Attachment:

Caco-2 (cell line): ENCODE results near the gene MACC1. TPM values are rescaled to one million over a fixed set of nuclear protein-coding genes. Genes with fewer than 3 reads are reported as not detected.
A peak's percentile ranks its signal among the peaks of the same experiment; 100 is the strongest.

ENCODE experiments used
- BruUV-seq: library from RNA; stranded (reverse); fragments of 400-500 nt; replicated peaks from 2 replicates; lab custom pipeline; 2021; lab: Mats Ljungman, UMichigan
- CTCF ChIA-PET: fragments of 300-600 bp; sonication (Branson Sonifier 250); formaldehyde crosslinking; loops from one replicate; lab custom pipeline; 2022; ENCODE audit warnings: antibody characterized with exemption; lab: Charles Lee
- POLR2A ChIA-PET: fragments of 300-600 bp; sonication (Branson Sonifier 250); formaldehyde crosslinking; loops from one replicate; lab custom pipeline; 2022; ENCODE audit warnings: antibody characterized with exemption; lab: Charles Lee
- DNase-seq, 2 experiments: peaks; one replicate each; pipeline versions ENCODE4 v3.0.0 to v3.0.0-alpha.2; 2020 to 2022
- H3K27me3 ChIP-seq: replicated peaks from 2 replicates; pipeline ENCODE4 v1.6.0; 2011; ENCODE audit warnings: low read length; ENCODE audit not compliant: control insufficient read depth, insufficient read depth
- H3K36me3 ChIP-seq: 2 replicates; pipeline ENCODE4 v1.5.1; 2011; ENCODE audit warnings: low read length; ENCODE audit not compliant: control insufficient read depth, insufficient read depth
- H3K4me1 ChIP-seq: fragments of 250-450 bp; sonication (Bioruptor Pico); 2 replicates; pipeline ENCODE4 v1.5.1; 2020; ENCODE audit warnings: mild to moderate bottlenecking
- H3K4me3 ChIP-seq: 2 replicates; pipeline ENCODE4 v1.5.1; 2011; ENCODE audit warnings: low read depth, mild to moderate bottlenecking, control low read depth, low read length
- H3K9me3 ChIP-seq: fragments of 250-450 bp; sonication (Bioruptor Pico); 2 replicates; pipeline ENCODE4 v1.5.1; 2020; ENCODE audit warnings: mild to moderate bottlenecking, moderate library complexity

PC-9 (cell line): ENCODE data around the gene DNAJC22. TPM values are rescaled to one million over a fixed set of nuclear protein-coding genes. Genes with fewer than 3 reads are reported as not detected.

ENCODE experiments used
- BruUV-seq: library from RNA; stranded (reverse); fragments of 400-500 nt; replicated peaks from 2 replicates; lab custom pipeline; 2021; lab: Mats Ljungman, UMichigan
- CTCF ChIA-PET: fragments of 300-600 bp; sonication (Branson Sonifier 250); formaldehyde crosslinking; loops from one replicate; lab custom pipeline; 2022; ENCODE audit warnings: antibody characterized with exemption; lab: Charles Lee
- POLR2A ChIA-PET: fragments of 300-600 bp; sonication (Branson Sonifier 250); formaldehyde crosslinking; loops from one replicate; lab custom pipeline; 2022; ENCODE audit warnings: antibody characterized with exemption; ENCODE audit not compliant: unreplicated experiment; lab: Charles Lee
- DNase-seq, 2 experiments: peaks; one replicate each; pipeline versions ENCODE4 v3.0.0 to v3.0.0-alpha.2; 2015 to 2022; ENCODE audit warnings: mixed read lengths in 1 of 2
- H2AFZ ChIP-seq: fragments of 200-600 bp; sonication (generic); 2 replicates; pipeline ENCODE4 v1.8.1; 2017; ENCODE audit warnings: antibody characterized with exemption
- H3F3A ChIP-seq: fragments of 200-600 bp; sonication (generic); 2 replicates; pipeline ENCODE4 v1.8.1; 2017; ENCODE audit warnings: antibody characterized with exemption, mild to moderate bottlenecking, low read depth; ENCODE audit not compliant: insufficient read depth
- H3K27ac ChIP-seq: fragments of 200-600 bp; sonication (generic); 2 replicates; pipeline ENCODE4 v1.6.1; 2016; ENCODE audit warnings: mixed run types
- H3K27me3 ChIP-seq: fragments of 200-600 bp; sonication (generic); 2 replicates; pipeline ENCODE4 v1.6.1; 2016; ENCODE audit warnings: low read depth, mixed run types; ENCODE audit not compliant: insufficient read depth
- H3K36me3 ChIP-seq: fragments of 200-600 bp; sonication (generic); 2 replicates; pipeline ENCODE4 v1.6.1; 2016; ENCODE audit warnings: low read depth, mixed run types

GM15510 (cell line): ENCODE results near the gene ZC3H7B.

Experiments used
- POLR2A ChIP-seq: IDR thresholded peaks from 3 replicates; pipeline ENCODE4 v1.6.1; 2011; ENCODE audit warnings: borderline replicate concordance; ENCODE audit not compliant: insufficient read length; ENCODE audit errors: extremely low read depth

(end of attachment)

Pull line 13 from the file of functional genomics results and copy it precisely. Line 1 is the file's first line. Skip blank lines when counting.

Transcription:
PC-9 (cell line): ENCODE data around the gene DNAJC22. TPM values are rescaled to one million over a fixed set of nuclear protein-coding genes. Genes with fewer than 3 reads are reported as not detected.